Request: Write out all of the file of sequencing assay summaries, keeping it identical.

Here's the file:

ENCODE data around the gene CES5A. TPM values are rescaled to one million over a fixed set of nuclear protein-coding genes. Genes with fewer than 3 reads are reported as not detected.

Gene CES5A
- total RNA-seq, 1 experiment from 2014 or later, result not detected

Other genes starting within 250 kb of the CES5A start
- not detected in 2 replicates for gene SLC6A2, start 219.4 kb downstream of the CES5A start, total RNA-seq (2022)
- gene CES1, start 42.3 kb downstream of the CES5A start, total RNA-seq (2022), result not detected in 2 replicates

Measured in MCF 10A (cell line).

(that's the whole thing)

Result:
ENCODE data around the gene CES5A. TPM values are rescaled to one million over a fixed set of nuclear protein-coding genes. Genes with fewer than 3 reads are reported as not detected.

Gene CES5A
- total RNA-seq, 1 experiment from 2014 or later, result not detected

Other genes starting within 250 kb of the CES5A start
- not detected in 2 replicates for gene SLC6A2, start 219.4 kb downstream of the CES5A start, total RNA-seq (2022)
- gene CES1, start 42.3 kb downstream of the CES5A start, total RNA-seq (2022), result not detected in 2 replicates

Measured in MCF 10A (cell line).